The latest readings of gross domestic product see the economy growing at well above three percent in the final quarter of 2017. The GDPNOW predictor run by the Atlanta Fed forecasts 3.3 percent GDP growth. The New York Fed’s Nowcast forecasts 3.9 percent growth. Despite the wide gap between the two readings of the economy, both agree that we appear to be growing at a rate above 3 percent. If that happens, it will be the third consecutive quarter of better than three percent growth.
The move to narrow the pay gap is the first of its kind by a big U.S. bank. Despite the attention the issue received during the Obama administration, no such move ever materialized during the previous administraiton. The bank said it was also studying pay in the U.K. and Germany. Advocates of Trump’s economic nationalism have long maintained that their agenda would benefit Americans of all races, ethnic backgrounds, and help women.
Fiat Chrysler said this week that it would move production of its Ram heavy pickup trucks from Mexico to Michigan. Moving production of the Ram, which is mostly sold in the United States and Canada, will mean that Fiat Chrysler will not risk paying steep import duties likely to apply if NAFTA is rolled-back. The United States and Canada are the principal markets for full-size heavy-duty pickup trucks, accounting for 90 percent of Ram sales.
Orin Hatch’s invisible glasses have finally made it impossible to deny that our leaders have access to alien technology that lets them see the reality hidden from the rest of us.
Muck Rack makes it simple to find people, tweets, or articles that mention any name, keyword, company, hashtag etc. We've compiled this guide to help you make the most of your search.
Selecting a term
Start searching tweets, articles from media outlets, articles mentioned in tweets, journalists'
names, titles and bios with some suggested searches:
Companies or Topics (e.g. iPhone, Microsoft)
Phrases (e.g. "cloud computing") — use quotes to keep the terms together
Twitter handles (e.g. @username) — returns those who have mentioned or replied to
Names (e.g. "David Pogue")
Hashtags (e.g. #sxsw, #london2012)
Bio details (e.g. vegan, Olympics, father)
Muck Rack's Advanced Search allows for many boolean operators.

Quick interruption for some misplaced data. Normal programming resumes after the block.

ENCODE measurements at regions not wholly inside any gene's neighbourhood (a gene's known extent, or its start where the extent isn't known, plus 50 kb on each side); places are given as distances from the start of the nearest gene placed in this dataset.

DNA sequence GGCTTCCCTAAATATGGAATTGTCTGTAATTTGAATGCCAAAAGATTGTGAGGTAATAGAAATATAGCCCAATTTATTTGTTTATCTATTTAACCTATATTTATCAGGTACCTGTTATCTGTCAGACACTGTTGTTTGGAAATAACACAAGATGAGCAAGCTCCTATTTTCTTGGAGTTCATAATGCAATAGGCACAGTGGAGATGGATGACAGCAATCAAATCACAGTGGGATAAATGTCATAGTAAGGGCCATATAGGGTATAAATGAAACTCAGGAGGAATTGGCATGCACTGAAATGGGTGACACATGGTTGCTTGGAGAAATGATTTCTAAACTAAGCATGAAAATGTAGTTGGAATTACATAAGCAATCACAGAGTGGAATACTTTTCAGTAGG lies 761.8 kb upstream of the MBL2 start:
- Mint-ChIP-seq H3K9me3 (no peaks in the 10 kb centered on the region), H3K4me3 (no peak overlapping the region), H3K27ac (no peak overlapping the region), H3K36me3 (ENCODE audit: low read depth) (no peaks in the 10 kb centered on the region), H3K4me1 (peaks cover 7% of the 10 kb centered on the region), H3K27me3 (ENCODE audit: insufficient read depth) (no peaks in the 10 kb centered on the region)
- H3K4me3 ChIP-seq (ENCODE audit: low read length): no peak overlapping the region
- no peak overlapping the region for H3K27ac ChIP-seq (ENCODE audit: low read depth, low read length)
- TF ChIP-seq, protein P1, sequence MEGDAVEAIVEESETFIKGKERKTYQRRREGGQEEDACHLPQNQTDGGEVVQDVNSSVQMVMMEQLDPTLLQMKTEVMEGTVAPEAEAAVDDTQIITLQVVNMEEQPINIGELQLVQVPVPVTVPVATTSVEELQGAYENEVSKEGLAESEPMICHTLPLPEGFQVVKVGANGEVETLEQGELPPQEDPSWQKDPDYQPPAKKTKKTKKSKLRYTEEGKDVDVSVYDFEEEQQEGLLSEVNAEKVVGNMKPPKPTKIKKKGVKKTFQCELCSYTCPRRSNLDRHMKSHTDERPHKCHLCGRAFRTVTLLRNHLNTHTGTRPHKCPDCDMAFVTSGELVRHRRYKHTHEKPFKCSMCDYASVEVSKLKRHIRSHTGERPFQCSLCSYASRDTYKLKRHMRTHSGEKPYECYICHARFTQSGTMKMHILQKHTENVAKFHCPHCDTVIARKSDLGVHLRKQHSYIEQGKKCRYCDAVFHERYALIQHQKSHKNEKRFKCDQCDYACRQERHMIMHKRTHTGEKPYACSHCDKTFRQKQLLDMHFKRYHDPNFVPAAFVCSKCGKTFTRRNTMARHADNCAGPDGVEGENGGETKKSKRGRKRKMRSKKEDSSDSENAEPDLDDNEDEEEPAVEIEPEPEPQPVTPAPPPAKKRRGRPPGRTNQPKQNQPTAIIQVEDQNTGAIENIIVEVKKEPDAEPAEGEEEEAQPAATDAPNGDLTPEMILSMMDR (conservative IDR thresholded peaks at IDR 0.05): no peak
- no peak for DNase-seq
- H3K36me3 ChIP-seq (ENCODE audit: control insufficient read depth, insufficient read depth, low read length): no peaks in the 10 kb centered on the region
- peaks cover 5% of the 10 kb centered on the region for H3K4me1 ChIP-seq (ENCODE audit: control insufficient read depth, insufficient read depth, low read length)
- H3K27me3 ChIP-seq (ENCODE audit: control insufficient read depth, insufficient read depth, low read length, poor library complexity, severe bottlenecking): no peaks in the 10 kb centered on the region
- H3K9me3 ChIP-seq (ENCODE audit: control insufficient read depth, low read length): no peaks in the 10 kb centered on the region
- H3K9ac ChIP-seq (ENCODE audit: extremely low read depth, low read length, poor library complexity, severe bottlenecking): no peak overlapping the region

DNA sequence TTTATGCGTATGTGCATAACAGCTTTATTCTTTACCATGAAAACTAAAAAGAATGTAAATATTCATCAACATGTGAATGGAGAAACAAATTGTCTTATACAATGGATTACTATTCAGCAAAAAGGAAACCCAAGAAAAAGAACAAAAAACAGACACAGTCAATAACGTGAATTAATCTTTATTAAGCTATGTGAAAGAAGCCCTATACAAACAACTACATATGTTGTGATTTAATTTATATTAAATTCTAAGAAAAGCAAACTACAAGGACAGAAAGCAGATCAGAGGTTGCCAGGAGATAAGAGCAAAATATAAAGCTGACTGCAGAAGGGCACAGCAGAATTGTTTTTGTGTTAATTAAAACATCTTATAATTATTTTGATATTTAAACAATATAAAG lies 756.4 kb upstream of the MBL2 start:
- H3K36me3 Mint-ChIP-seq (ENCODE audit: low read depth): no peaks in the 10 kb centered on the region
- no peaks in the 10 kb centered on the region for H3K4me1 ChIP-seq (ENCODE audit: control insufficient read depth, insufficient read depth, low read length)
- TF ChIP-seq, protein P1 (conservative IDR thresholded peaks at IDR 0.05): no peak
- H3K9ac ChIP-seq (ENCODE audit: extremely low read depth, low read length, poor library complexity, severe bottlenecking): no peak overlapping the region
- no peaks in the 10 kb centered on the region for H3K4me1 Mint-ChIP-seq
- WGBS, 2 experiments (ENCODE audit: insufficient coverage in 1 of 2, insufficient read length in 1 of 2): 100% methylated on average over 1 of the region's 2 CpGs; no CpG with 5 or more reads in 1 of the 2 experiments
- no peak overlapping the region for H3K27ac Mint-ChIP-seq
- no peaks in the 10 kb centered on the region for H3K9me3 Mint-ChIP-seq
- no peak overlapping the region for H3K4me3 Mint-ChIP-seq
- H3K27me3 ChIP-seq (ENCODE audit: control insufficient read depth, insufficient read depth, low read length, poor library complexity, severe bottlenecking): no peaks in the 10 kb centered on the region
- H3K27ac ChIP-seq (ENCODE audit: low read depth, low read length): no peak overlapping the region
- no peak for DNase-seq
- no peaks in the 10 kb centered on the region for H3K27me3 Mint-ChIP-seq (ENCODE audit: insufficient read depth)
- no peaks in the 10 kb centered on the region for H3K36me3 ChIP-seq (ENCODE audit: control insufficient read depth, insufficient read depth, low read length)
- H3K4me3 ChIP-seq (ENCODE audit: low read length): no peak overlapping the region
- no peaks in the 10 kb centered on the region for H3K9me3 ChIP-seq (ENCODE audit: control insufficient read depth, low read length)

Find results that mention multiple specified terms, use AND or
+. For example, ensure each result contains both Elon Musk and Mark Zuckerberg by
searching Musk AND Zuckerberg or Musk + Zuckerberg.
Use the operators OR or , to broaden your search when you'd like either of
multiple terms to appear in results. (This is the default behavior of our search when no operators
are used). For example, results will contain either cake or cookie by searching cake OR cookie or cake,cookie
Use NOT or - to subtract results from your search. For
example, searching Disney will yield results about the Walt Disney Company as well as Walt Disney
World Resort. To exclude mentions of Disney World, search for Disney -World or Disney
When using one of these operators with a phrase, enclose it in quotation marks. For example, you can
find results about smartphones excluding Apple's iPhone 4S by searching smartphone -"iPhone
Exact case matching or punctuation
If you're searching for a brand name or keyword that relies on specific punctuation marks or capitalization, you can
find results that match your exact query by adding matchcase: before the keyword you're searching for, like matchcase:E*TRADE .
Use parentheses to separate multiple
boolean phrases. For example, to find journalists talking about having fun in Disney World or
Disneyland, search for ("disney world" OR disneyland) AND fun.
An asterisk can be used to search for any variation of a root word truncated by the asterisk. For example, searching for admin* will return results for administrator, administration, administer, administered, etc.
A near operator is an AND operator where you can control the distance between the words. You can vary the distance the near operation uses by adding a forward slash and number (between 0-99) such as strawberries NEAR/10 "whipped cream", which means the strawberries must exist within 10 words of "whipped cream".